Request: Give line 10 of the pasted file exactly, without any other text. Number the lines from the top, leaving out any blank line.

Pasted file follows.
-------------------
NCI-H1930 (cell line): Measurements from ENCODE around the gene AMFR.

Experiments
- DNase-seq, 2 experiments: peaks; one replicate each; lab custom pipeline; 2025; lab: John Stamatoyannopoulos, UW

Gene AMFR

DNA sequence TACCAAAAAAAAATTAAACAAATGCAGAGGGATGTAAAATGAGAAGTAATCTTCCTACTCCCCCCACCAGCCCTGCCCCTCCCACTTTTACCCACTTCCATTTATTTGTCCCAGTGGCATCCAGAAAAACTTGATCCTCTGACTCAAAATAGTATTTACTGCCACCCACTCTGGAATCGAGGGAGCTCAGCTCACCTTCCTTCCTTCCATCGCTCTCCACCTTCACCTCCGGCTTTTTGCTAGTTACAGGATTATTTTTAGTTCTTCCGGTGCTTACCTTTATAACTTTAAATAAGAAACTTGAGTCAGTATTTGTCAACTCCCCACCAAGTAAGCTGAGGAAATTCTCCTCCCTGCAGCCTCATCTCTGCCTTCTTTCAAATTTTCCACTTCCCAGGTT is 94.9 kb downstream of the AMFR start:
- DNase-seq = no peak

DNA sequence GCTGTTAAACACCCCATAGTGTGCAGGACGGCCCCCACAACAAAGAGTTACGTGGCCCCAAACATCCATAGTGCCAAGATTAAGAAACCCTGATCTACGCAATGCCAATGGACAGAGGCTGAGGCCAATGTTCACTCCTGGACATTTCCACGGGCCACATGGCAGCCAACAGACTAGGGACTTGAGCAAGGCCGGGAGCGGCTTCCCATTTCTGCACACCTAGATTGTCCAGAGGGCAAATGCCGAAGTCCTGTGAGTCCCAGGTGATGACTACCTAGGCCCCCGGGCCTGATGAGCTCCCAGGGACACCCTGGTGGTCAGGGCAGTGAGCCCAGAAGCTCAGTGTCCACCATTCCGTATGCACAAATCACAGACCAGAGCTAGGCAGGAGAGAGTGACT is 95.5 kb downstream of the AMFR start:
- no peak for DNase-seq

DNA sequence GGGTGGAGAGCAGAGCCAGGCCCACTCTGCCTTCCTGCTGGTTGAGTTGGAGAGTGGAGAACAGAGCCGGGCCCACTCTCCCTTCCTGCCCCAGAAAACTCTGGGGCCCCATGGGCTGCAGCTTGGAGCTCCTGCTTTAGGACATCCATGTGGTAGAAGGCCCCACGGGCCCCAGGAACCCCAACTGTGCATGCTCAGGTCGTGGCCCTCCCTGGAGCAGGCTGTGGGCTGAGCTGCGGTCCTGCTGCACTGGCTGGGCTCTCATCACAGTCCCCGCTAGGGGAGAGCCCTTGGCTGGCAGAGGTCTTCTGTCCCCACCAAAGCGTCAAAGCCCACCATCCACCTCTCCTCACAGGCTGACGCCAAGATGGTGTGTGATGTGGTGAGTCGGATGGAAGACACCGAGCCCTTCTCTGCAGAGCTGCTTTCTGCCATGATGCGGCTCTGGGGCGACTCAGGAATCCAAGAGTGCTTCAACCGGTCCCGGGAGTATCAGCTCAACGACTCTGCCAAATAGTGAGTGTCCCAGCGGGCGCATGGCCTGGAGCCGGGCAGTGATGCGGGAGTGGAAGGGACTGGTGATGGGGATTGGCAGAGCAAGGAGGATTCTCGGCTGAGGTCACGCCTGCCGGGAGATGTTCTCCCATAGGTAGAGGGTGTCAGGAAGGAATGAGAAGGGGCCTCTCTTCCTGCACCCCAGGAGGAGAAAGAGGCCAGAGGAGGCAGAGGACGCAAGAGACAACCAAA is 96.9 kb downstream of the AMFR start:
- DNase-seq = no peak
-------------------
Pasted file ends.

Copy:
- DNase-seq = no peak